Avoiding IHT doesn’t mean rushing to tie the knot

Foresight Wealth StrategistsGeneralAvoiding IHT doesn’t mean rushing to tie the knot

Avoiding IHT doesn’t mean rushing to tie the knot

Currently, there are around 3.3 million unmarried cohabiting couples in the UK.

Yet most legislation focuses mainly upon protecting married couples when it comes to estate planning, meaning that many cohabiting couples face large Inheritance Tax (IHT) charges on both first and second death.

This is because unmarried couples do not benefit from spousal exemptions and a variety of other legislation that serves to protect the legacy of married couples

Now, I am sure that I know what you are all thinking at this point … but no, you don’t have to tie the knot in order to protect yourself!

IHT is payable on death at 40% on assets in excess of the Nil Rate Band (NRB), which currently stands at £325,000 per person. The spousal exemption was introduced in 1974 and allowed married couples to leave their entire estate to their surviving spouse free of IHT.  So, if one partner in the marriage died, the estate passes to the survivor free from IHT free.  It also means that their Nil Rate Band remains unused.

Therefore, upon second death this unused nil-rate band can be combined with that of the second to die, in turn increasing the reliefs up to £650,000.  With the latest Residence Nil Rate Band legislation, this means that couples can, leave up to £1million to their heirs free of Inheritance Tax.

Although every individual has a nil-rate band of £325,000, unmarried couples do not benefit from the same exemptions as their married counterparts.  So, when one partner in an unmarried couple dies, the Nil Rate Band is applied to the value of their estate. If the value is in excess of this it will be taxed at 40% and still occurs even if their whole estate is left to their surviving partner.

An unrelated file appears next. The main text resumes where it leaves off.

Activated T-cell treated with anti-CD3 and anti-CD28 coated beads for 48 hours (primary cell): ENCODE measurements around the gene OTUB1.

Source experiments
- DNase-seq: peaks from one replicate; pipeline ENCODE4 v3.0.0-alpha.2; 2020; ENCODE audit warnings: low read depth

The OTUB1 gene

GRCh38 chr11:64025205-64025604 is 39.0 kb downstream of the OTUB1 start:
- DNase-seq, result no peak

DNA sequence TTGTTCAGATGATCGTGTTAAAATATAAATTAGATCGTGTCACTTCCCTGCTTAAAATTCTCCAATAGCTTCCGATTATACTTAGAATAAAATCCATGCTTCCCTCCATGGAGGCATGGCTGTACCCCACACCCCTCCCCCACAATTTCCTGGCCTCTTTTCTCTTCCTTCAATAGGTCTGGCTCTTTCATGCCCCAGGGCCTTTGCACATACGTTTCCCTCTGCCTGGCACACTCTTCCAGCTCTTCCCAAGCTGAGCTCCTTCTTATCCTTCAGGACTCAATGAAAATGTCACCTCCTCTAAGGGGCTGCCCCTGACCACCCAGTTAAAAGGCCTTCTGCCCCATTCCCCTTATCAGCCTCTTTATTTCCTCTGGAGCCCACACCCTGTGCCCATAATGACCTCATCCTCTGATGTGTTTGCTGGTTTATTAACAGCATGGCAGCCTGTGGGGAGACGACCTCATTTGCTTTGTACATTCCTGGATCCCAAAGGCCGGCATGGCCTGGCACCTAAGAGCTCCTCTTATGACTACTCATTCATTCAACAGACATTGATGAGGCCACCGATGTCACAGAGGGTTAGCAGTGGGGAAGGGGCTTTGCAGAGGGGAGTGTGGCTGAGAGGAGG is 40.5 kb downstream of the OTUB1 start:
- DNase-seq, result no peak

This is why without careful planning, unmarried cohabiting couples could face IHT bills on both first and second death.   All of this assumes that the couple have Wills in place that name one another as beneficiaries.  However, alarmingly, estimates show that around between a half and two-thirds of UK adults have not made a Will.

One of the many options that unmarried couples can explore to protect their estate from IHT is Business Property Relief.  This piece of legislation has been in place since 1976 and allows qualifying investments to be passed on to any beneficiary of the holders choosing, free from Inheritance Tax.

Trust planning can also enable estates to be passed on without double taxation on second death.  Again, this is using tried and tested legislation that is not considered to be anything other than prudent planning.

This means that it is possible for unmarried couples to leave a growing, IHT-free legacy without walking down the aisle.  However, you need to discuss these matters now, as burying your head in the sand and hoping that everything will be OK is a sure-fire way of keeping HMRC happy, rather than establishing the legacy you would like to leave.

If this article has made you wonder what you could do to optimise your estate planning, then please contact us, so that one of our Wealth Strategists can explain the options available to you.

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